So I do advise people to blog, to Tweet, to create a Facebook page. You’ll probably see me do a “10 ways to do this post” and the reason is simple, because those sorts of headlines are proven to be better at grabbing that split second of attention that you are, yes, competing for. I’m doing something I love, and I’ll damn near do anything to get the word out there.

    At the same time, it has to feel fluid and natural to the person posting — I think you’re speaking to a “formulaic”-ness afflicting so-called “social media strategy.” With that, I’m with you. I always think about a friend of mine who started this blog called I Have Cat, about being a single woman in the big city with cats — she did it not to become famous but because the subject meant a lot to her and, what do you know? It meant a lot to a whole lot of other people, and now, a year and a half later, she has something like 20,000 Facebook fans who want to chat with each other about the subject all the live-long day, all gained organically, strictly through word of mouth, not “strat.”

    So what started as my desire to “set the record” straight on social and small business has to end in a more nuanced place. When I’m working in the digital media space, I’m constantly reminded that no one knows anything really. The really fun stuff happens when we plug our passion into what we communicate.

    And if that’s what you’re getting at, then let this long comment underline it!

  3. gwyn says:

    The timing is perfect! I just wrote a post admitting to how I have not applied any of the marketing strategies I’ve paid good money for in the past year. Thus sales are pretty bad. I realize that my biggest problem is in the deep seated and irrational idea that Art and Earning cannot live in the same sentence, but also there is the matter of style.

    Top ten lists and do or die tweets do not fit me. They never will. I have gathered lots of good material and will use it, but in my own fashion. The biggest problem I see with the emarket is it overwhelmingly promotes the idea that there is a magic bullet. There is not. Hard work is the magic! Being authentic is the secret!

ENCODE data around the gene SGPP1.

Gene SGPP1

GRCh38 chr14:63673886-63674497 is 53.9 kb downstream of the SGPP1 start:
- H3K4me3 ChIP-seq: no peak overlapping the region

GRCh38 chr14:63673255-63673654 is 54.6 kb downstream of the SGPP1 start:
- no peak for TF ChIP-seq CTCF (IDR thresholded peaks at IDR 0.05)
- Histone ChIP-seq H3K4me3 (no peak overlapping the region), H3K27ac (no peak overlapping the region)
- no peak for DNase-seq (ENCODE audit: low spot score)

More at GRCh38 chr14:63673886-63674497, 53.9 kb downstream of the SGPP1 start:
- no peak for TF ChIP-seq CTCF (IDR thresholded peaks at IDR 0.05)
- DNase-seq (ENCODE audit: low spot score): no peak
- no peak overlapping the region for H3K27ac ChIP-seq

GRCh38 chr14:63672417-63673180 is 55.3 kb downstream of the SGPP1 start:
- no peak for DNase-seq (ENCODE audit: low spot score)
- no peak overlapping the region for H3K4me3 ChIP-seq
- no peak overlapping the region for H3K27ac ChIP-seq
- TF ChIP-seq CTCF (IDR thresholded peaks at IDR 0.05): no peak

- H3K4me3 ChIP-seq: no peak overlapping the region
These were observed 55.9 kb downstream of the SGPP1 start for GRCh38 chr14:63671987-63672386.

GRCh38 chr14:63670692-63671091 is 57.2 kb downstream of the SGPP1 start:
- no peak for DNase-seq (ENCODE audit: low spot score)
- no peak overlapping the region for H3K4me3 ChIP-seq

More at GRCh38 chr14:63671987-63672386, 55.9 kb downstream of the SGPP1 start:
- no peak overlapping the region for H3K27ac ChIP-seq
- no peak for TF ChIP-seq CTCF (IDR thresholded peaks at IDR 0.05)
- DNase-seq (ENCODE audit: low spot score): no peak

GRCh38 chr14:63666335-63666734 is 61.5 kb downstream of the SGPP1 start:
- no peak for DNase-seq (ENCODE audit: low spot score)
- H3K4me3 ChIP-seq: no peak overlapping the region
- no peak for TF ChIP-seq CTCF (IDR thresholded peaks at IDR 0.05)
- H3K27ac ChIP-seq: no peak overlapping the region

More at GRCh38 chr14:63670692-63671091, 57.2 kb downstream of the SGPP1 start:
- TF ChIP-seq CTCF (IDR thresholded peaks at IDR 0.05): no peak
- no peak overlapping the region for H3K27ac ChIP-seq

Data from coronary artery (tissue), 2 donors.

Can’t wait for the Art of Earning Live!

  4. Beautiful. The infinite market is so real and yet so counter-cultural. I’ve come across this idea before, but I need to glue to my forehead until it really sinks in!

  5. Michelle says:

    LOVE this post. I’ve had a rant brewing in my head on formulaic-ness of headlines/blog posts and how it so frustrates me; I feel like the internet has such potential so to see it being used on hyperbole and fluff really annoys me. I hadn’t even thought about the fact that most of it is coming from a scarcity mindset, although that makes perfect sense. Thanks, Tara.

  6. I LOVE the concepts of the You Economy and how to use Social Media effectively with it, Tara! Thank you! and all the comments below, ladies, thanks for enlarging the pie!

    however, in trying to get what you are saying quickly so that I can do it “right’ and hurry up and participate in this You Economy, i am tempted to ask you how to do it, cuz it seems a little too conceptual with no simple “how-tos” breaking it all down into bite-size chunks for me. I mean I get what you’re saying…. sort of. i get it energetically, but i’m slow at fully grocking and implementing ( that’s just reporting accurately, i’m not trying to be self-deprecating.) but something inside of me is telling me to make a bigger effort & take more responsibility to really embrace and receive what you are offering, Tara, instead of expecting you to do it for me-
    1) because you may not want to answer my request (and that would be a little embarrassing- yep, i care about what you think!) and
    2) so that I can expand my receptivity skills & learn from you because I really want to contribute successfully to the You Economy.

    so i’m slowing down & taking the time to comment here, when meanwhile, I”m behind in your Website Kick Start online workshop and should be working on it! Yikes! But this feels really important and will totally serve me in learning how to design my website.

    So what i’m doing is i’m looking at what it is I AM already getting, rather than focusing on what I’m not getting i.e. how to “create welcoming spaces that use meaning, relationship, and experience to provide multidimensional value to a wider audience.” Oy! That’s a mouthful! Energetically, right off the bat, what I’m getting is that you are offering an expanded view of my participation in the economy that is very optimistic, building, inspiring, encouraging and you’re doing it in a way that I actually believe you! that’s a feat! even if i’m not quite sure how to do what you’re saying yet, i am inspired to work harder at understanding it! Sheesh! You’re making me work for it!